A headache diary will describe the symptoms of your child headache migraine, when it occurred, the specific symptoms shown, how long it lasted, whether there was an aura element, and any causes or triggers that you might have identified. This information will prove very valuable for a proper diagnosis. Your can find examples of headache diaries online that are free to download.

Most headaches in children are nothing to worry about and are very common. However, children can have headaches and pain that is equivalent to that of adults and should be taken as seriously. Follow the steps above to determine when to call you doctor about your child’s headache migraine, and remember, a preventative, or cautionary approach is always best when dealing with the health of our children. When in doubt, call your doctor!

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Living and Working With Chronic Wrist Pain

For several months I have been experiencing severe hand/wrist pain in both hands. In my work the use of my hands is required continuously for twelve hours a day, three to four days a week; there have been some excruciating days to endure. About three months after the pain began I went through testing, and was consequently diagnosed with rheumatoid arthritis in both wrists. It has been a measure in endurance, as where I work is scheduled to close within the next couple of months, to keep on working through until the closure. With the skills I possess, this is not a diagnosis that can be taken lightly, but life goes on.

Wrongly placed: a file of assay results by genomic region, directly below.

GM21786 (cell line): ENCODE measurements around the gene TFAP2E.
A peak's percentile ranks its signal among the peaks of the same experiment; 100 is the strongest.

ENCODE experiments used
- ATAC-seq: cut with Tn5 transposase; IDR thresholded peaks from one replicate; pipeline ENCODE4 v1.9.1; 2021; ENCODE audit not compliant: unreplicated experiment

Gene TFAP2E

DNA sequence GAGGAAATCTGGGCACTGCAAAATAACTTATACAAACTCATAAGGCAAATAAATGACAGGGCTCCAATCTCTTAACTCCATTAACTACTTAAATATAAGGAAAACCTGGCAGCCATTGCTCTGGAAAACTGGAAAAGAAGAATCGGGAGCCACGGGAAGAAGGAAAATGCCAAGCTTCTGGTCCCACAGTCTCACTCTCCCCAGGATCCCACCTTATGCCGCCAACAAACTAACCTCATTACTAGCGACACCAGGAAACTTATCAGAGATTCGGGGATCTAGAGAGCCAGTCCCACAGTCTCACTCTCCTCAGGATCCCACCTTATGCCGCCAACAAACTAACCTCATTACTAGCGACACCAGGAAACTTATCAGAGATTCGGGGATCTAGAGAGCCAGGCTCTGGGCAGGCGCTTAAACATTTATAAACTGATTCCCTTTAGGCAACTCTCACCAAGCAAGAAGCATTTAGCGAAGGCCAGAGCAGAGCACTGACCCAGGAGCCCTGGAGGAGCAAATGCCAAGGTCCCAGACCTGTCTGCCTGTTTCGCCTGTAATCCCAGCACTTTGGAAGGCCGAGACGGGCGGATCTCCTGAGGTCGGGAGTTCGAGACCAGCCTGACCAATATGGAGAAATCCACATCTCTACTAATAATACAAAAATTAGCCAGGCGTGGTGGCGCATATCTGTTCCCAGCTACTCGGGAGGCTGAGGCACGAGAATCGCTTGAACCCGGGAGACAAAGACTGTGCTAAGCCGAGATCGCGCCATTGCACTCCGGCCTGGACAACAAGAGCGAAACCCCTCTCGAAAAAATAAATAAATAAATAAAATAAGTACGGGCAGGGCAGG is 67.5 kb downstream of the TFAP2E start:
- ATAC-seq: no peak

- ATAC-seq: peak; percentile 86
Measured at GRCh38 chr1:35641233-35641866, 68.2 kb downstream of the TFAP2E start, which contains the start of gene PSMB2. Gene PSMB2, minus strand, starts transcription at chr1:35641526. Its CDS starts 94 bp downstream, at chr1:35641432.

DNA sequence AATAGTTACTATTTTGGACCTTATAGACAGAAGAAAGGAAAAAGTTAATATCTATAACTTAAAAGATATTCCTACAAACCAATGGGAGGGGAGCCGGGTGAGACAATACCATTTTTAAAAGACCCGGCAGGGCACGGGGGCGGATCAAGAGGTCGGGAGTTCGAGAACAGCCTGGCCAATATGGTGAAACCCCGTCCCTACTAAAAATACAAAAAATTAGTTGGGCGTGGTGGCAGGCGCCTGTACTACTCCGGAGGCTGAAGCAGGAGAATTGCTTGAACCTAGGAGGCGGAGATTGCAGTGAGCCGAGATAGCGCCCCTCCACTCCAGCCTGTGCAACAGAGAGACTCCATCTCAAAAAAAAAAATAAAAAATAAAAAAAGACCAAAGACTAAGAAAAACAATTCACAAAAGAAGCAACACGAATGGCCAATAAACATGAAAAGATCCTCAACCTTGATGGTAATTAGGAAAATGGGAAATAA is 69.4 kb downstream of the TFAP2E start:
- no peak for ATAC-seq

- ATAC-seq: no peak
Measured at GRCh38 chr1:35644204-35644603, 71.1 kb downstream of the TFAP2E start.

No, it has not been easy, but not too many things in my life have been, so I choose to take it one day at a time and see what transpires. Medications have been prescribed, some relatively expensive, considering our Health Insurance was discontinued a couple of months ago. Throughout this process, where I work has been purchased and they are in the process of removing and re-allocating the assets, to eventual closure. In the process the employees have been picked up by a Temp Agency, after re-applying for our jobs for a 60-90 day period, and we continue production. Trips to the Rheumatologist and the Pharmacy have been paid for out of my own pocket. Its a challenge, but one I will do my best to be up to.

In the meantime, production continues in order to keep the remaining customers content, while contracts are completed and they build up their inventories awaiting relocation and set up of presses for continued production. The number of employees has dropped considerably due to terminations, layoffs, attrition, and those moving on to other jobs. While those of us remaining continue to do our jobs, sometimes more than one, in order to “get the job done.” Some days are never-ending, particularly when we are required to work the twelve hour shift three day weekends and sometimes during hours we do not prefer, meaning a real workout for the wrists and hands. Typically once the day is over, there is considerable discomfort to be dealt with, even on the medications. At home, living alone, the housework and household chores still await completion. Considering the problems associated with having this chronic progressive disease, a person must learn new ways to do things, that lessen the strain or stress on the hands and wrists, while still getting the job done. Failing to take the disease into account, can result in severe pain and debilitation due to not exercising precautions.

Even with continuous wrist and hand pain, although not quite as excruciating due to medication